• a woman and 2 teens standing in front of a large banner outside in black shirts and leggins. the shirts match and read "Angioma Alliance"

    Diagnosis Day: Every Story Has a Beginning

    I don’t know that the English language has developed the words to describe quite how I felt the moment I heard the official diagnoses for my twins. Shock, sadness, grief, anger, resentment, panic, loss, terror. None of those seemed to really convey the gravity of my feelings. What I do know is that I was sitting at home, working at my new job, minding my own business when life as I knew it changed. Twin A was at school and called to let me know that she was waiting with a bunch of teachers and her sister for an ambulance. Twin B had a seizure and they were taking her…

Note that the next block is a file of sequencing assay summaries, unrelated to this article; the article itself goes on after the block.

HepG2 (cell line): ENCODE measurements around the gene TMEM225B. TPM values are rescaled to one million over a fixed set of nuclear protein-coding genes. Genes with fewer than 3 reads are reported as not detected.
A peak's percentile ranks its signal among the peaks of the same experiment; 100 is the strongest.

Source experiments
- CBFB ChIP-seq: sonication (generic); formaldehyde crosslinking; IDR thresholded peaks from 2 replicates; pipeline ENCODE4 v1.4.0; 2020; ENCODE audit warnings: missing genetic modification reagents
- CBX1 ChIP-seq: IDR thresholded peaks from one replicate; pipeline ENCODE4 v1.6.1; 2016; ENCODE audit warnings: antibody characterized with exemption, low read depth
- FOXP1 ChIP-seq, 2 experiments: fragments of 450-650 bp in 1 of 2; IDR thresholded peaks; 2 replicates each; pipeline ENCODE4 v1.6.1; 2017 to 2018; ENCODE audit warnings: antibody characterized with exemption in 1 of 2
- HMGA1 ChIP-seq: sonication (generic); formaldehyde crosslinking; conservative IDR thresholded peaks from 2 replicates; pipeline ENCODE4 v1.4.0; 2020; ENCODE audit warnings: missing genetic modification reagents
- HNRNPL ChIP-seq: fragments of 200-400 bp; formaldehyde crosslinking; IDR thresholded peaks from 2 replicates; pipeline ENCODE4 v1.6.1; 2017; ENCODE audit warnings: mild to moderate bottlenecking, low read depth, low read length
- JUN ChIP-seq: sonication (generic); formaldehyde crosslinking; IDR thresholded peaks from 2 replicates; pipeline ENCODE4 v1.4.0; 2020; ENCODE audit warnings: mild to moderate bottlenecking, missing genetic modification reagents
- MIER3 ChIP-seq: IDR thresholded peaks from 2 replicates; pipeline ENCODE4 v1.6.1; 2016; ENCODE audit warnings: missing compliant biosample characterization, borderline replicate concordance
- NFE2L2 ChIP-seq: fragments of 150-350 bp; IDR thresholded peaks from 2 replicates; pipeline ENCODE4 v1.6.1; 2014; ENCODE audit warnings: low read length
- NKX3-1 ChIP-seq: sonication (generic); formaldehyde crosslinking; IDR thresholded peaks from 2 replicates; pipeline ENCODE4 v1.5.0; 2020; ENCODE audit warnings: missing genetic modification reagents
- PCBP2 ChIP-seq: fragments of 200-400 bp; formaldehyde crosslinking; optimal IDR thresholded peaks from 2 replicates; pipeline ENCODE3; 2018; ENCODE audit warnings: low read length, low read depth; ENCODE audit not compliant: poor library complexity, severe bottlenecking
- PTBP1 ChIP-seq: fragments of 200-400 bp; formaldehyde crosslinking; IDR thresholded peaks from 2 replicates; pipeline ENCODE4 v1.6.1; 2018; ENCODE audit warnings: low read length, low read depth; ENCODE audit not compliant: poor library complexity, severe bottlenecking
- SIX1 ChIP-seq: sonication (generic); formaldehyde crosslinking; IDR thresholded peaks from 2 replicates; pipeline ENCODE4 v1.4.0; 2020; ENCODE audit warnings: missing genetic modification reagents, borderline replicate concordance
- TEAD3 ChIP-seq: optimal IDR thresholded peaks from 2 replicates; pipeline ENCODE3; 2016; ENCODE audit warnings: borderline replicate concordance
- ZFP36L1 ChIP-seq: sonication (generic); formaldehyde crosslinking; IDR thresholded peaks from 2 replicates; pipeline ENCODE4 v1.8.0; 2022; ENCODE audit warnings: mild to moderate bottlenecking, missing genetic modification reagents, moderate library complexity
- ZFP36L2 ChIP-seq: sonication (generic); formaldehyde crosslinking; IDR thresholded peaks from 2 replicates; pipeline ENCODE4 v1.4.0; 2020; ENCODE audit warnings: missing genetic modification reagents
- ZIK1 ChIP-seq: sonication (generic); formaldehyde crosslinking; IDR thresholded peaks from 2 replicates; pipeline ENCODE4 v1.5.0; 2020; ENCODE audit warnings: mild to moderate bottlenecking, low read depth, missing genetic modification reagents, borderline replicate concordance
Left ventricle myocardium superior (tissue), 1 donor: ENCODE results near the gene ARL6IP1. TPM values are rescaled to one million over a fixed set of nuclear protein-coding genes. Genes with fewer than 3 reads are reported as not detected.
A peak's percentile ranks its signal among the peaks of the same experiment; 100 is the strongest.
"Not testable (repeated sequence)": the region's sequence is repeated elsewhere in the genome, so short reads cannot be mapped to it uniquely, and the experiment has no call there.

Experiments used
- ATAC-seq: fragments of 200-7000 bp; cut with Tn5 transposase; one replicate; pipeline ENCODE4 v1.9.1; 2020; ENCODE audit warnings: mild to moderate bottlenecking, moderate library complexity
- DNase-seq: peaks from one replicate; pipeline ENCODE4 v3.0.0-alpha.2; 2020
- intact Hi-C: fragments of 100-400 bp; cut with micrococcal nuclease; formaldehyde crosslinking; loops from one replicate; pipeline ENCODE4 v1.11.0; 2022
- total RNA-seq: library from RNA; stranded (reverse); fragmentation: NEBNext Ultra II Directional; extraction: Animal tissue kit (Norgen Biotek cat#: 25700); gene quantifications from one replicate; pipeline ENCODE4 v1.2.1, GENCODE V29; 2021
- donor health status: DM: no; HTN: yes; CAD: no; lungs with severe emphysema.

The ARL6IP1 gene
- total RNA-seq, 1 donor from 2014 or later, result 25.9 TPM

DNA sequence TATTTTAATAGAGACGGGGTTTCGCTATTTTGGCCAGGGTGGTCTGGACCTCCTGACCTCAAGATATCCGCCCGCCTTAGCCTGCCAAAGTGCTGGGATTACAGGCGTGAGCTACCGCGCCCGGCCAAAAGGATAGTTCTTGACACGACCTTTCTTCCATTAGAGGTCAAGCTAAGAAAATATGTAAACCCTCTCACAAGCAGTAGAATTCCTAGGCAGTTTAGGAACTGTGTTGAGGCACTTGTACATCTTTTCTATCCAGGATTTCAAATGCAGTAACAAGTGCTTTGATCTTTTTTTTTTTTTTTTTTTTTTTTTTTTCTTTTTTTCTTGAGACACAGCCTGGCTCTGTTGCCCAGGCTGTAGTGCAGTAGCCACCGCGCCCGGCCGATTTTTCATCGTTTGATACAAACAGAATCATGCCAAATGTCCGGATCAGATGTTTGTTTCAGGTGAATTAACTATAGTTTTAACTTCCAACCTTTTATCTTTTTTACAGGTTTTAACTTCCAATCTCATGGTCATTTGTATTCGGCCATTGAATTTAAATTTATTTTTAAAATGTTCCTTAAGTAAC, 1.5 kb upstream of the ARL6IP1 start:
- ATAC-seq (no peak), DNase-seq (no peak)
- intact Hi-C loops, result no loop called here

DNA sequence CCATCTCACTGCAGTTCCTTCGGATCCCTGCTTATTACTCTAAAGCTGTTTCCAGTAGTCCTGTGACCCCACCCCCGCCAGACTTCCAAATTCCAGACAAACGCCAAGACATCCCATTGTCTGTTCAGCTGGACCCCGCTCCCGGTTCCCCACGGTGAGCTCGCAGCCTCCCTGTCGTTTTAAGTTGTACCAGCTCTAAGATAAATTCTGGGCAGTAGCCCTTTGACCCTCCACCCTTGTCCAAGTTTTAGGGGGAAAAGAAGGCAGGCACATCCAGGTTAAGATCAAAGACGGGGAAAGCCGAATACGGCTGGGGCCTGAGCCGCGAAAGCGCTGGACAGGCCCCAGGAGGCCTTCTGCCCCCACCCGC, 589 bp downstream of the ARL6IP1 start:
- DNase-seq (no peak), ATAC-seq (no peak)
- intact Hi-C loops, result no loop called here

• We Weren’t Meant to Live This Way

    I tell people that every single thing about every single aspect of my life changed the day my twins were diagnosed. I say that they gained a diagnosis and my soul gained somewhere in the neighborhood of 100 pounds. If I’m being honest, it’s probably more than that. I can feel the weight of that day. Every moment of every day, I can feel it. As I write this, many of my peers, my people, my village are at a conference in San Diego. They are all meeting in person, exchanging hugs and high fives. They’re celebrating small wins and commiserating in setbacks. They all understand the grief we are…

  • empty hallway with locked cabinets and an emergency exit door

    Brain Surgery Day: Take Two

    Pediatric brain surgery just doesn’t seem real. It doesn’t seem like it should be a real thing. Pediatric brain surgery x 2?!? Wait-what? Who even has 2 kids that need the same brain surgery inside of 3 months?! It’s just too much. Okay, not really. But it’s seriously just shy of unbearable. It’s incomprehensible to anyone who hasn’t been there. If I’m being honest, I hope you never find yourself there. Any of you. We had Twin B in Physical, Speech, and Occupational Therapy following her surgery when we finally got the approval for her identical twin to have her MRI. Everyone assured us that it was important but not…